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Author to discuss girl who became a 1920s literary sensation, controversial figure
An Oregon author will sort through the legendary tale of a young Cottage Grove girl who became a well-known expert on the natural world and a literary prodigy almost a century ago before dying in an English insane asylum.
At 7 p.m. Tuesday, Steve McQuiddy will discuss the life of Opal Whiteley and his work, "The Fantastic Tale of Opal Whiteley" at the Elsie Stuhr Center, 5550 S.W. Hall Blvd. The event is part of the Beaverton Historical Society's monthly lecture series.
An author and freelance writer whose pieces have appeared in Salon, Mother Jones and other magazines, McQuiddy and the Lane County Historical Society published in 2013 his 40-page monograph — a shorter piece of non-fiction that focuses on a single subject using original scholarship and research — detailing Whiteley's extraordinary life.
McQuiddy has been fascinated for more than 20 years with Whiteley, whose childhood diary, "The Story of Opal: The Journal of an Understanding Heart," became a bestseller in 1920. The young woman claimed throughout her life to have written the diary at age 6, an extraordinary piece of work for her age, her supporters said at the time. McQuiddy said he became interested in the topic when an editor gave him a press release on a local nature celebration that "had to do with a crazy lady from Cottage Grove" in the 1990s.
"She was young, she was precocious, delightful and charming," McQuiddy said in an interview from his Eugene residence Monday.
The story intrigued McQuiddy because it deals with someone who is creative, highly developed and has exceptional intelligence. Her life and love of nature in many respects made her Oregon's first hippie, the author noted.
And her notoriety hasn't dwindled, McQuiddy noted.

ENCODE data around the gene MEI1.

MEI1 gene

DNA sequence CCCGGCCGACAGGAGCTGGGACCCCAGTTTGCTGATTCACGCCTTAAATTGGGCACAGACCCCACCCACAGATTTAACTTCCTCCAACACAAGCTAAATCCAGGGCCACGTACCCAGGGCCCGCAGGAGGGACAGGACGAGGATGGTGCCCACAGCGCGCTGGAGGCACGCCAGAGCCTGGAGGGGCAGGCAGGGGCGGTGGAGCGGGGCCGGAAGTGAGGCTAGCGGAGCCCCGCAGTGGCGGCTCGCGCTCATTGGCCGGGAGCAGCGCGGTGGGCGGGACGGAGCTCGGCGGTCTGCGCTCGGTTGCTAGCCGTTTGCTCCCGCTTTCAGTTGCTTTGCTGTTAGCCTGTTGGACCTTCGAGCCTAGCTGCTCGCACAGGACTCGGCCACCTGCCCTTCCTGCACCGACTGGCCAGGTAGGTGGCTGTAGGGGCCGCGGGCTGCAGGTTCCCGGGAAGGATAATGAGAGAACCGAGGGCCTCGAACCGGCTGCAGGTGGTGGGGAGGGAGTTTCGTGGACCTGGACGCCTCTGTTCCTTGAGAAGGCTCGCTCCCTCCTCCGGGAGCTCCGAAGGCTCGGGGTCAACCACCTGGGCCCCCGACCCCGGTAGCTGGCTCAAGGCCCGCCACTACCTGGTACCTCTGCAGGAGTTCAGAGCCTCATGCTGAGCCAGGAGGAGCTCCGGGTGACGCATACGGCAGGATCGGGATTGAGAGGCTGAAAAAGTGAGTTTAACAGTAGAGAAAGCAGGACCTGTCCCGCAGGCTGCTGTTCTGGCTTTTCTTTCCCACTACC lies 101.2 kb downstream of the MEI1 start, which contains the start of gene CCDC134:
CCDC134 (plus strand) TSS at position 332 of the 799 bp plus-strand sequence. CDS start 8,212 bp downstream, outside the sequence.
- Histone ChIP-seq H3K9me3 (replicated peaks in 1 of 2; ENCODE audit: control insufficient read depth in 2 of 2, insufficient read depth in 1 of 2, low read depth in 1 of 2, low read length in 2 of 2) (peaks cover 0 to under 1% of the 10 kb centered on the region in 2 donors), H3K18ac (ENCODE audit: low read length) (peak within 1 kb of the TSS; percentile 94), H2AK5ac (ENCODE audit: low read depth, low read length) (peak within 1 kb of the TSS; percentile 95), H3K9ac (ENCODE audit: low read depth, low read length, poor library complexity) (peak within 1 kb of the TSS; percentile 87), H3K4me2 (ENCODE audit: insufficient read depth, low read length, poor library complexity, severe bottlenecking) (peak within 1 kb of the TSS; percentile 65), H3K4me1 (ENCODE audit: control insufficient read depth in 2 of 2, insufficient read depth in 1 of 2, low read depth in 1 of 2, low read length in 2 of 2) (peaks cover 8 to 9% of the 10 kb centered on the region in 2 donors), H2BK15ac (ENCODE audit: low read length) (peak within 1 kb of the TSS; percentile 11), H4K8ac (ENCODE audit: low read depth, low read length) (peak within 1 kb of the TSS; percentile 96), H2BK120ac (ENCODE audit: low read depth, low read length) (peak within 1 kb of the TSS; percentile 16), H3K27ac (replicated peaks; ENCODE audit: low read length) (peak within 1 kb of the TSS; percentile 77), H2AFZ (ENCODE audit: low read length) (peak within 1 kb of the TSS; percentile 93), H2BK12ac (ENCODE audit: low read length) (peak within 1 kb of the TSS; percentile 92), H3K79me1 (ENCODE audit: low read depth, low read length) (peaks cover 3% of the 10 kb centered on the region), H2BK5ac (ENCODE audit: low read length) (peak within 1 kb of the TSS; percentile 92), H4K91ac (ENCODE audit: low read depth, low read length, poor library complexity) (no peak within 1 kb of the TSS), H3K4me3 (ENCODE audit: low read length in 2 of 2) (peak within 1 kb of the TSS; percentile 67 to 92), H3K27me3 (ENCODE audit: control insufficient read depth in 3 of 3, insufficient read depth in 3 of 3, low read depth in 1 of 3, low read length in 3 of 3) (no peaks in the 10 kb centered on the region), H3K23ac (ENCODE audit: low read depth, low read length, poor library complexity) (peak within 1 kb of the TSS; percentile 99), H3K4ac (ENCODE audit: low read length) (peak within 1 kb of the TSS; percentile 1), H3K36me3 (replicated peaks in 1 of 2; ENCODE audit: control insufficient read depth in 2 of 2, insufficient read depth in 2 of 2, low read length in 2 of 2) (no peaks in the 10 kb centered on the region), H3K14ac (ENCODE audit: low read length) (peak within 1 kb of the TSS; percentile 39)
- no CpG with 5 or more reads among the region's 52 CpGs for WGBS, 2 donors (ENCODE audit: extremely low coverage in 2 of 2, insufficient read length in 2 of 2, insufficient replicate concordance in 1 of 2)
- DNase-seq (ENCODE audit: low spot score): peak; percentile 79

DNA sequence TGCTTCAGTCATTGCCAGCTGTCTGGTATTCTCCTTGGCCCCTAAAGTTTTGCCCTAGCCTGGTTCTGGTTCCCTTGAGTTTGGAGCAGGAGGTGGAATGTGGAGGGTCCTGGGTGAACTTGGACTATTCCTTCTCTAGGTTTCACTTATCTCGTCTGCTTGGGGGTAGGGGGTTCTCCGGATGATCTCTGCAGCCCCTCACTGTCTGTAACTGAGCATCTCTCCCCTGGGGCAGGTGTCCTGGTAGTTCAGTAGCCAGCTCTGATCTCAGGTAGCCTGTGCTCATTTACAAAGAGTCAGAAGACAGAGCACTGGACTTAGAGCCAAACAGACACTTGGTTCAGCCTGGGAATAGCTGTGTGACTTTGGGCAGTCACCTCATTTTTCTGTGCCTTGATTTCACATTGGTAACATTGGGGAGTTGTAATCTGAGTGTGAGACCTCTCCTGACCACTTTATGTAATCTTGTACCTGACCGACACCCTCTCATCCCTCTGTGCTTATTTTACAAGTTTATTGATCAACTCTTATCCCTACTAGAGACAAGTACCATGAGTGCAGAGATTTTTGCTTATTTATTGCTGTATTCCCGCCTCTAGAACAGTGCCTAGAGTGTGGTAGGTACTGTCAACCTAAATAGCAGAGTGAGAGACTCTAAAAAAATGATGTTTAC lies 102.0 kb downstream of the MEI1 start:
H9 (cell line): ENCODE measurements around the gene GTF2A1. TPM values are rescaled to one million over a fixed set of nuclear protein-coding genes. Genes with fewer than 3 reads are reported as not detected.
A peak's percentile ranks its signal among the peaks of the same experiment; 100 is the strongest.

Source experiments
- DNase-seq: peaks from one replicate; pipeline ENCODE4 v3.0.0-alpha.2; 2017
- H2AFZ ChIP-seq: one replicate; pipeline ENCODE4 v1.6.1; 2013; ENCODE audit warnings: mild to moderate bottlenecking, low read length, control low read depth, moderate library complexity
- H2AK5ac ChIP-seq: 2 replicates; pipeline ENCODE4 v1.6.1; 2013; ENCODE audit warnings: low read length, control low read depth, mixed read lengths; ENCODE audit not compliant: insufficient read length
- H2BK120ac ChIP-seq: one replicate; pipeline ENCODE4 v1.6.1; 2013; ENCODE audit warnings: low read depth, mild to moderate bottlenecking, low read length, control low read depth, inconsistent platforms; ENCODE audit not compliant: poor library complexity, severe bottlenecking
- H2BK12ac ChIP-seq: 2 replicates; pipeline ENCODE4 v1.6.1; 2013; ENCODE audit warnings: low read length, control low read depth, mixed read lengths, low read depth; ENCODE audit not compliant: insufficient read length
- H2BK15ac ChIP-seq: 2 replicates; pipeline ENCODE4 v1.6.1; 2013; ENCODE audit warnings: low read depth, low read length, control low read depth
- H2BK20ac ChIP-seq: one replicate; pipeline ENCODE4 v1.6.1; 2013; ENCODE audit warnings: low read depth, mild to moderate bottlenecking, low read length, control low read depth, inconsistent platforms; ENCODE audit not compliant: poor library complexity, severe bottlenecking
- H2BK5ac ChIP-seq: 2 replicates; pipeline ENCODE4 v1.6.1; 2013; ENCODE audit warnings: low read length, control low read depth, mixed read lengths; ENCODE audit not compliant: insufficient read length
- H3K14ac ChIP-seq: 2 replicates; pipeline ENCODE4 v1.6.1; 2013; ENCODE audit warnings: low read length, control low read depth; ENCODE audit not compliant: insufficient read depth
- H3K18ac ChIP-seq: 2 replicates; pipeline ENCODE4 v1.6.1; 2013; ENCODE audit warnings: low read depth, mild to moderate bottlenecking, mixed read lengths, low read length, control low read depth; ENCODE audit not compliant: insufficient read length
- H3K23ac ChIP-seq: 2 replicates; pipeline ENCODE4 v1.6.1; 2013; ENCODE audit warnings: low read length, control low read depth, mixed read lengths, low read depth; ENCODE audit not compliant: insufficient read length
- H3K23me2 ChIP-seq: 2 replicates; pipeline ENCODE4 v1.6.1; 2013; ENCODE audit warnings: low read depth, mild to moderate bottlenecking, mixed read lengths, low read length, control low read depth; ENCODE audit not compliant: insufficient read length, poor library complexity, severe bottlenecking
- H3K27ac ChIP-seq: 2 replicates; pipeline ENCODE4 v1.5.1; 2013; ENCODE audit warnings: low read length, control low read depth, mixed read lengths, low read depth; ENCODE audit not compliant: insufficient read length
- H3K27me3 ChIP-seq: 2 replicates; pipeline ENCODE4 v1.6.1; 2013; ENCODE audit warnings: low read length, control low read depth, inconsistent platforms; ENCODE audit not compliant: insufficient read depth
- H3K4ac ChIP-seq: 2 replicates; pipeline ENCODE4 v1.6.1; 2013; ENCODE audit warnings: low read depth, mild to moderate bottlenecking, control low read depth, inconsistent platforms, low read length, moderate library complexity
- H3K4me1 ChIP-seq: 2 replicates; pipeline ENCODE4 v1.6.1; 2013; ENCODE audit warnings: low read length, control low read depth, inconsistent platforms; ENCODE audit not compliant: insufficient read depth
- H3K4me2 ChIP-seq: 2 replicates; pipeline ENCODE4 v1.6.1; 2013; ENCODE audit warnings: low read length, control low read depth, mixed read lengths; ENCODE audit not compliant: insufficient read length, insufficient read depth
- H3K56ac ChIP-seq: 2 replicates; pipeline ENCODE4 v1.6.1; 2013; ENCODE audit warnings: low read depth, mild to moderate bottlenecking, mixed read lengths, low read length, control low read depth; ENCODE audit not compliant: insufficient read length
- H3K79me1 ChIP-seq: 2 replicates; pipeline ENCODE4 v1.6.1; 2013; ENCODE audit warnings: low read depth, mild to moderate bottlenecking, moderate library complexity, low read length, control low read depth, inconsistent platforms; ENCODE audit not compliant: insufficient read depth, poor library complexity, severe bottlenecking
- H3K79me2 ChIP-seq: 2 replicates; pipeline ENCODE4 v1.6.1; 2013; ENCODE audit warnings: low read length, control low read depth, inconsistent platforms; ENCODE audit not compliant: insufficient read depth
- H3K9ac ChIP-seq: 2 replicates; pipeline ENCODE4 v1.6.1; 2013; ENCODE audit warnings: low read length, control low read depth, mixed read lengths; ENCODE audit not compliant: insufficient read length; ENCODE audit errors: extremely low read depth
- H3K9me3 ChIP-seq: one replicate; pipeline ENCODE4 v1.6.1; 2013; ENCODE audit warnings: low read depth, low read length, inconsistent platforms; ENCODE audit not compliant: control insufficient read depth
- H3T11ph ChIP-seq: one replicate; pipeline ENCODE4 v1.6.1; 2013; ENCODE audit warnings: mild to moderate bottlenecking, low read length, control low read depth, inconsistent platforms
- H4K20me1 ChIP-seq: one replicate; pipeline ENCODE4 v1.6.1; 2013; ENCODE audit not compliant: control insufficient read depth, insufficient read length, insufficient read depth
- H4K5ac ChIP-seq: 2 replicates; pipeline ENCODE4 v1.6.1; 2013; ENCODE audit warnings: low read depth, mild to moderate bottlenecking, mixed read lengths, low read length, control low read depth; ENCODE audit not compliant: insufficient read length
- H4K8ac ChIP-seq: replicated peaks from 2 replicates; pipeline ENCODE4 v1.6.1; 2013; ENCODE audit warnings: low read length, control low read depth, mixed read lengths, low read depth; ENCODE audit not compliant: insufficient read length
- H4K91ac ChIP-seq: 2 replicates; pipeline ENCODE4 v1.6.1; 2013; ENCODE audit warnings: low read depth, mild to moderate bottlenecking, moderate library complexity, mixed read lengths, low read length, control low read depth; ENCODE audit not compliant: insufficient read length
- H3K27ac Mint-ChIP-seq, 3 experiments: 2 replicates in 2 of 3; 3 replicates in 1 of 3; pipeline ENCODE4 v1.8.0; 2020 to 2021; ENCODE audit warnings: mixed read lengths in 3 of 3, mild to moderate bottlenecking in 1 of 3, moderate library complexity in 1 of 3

In 2010, a special showing viewing of Oregon Public Broadcasting's "Oregon Experience" piece on Whiteley resulted in a large turnout in Cottage Grove on a particularly dark and rainy winter's night.
"The place was packed," said McQuiddy, who teaches writing at Lane Community College. "There were more than 200 people."
McQuiddy said although there have been three books written about Whitely, no one has ever listed their sources the way he has, complete with extensive footnotes in "The Fantastic Tale of Opal Whiteley."
"What's interesting (is) this story continues to bring out the strongest reactions from people," he said. "People are incredibly invested in this story."
Whiteley was known as a prodigy and gifted writer. McQuiddy writes that she would eventually come to the attention of the editor of the Cottage Grove Sentinel. who introduced her to readers of his newspaper in 1915, equating her life in some ways to Jesus, specifically referring to the audiences Jesus drew during his teachings in the temple before wise men.
Before long, Whiteley would end up in the offices of the editor of The Atlantic Monthly, who wasn't interested in the book she wanted published but asked her if she happened to have a diary.
"Yes, she had," writes McQuiddy. "But it was torn to bits, ostensibly by a jealous sister. Opal, however, had saved the pieces in an enormous hat box."
The thousands and thousands of pages were than pieced together.
Part of the allure to McQuiddy in writing about Whiteley was trying to figure out exactly who she was. The question has been whether she was simply a young girl with encyclopedic knowledge who "befriended the animals, birds, flowers and trees ... and professed her love of all natural things," or was whether she was the French princess she often claimed to be, having been kidnaped when she was a child.
Some have speculated she may have had some type of mental illness or perhaps had Asperger syndrome.
So what does McQuiddy say when people ask his opinion of who she really was?
"The only answer I can give them (is) 'I don't know,'" he said, pointing out that the actions of people who have attained legendary status can't be proved or disproved."
However, he said, her story is both irresistible and fantastic, noting that much of what she claims throughout her life seems impossible "and yet there's enough evidence to show these things could potentially happen."
"Where I try to put myself ... I'm not going to claim this is true or this is not true," said McQuiddy. "Clearly she was different."
Even though his work on Whiteley has been out for some time, he said his research on her never stops.
Meanwhile, McQuiddy's other noted work — "Here on the Edge: How a small group of World War II Conscientious Objectors took Art and Peace from the Margins to the Mainstream" — was published by Oregon State University Press in 2013 and was a finalist for the Dayton Literary Peace Prize.
McQuiddy's Beaverton Historical Society presentation will include a slideshow and a follow-up question and answer session.
Proceeds from "The Fantastic Tale of Opal Whiteley" will go to the Lane County Historical Society.
For more information, visit McQuiddy's website at hereontheedge.com.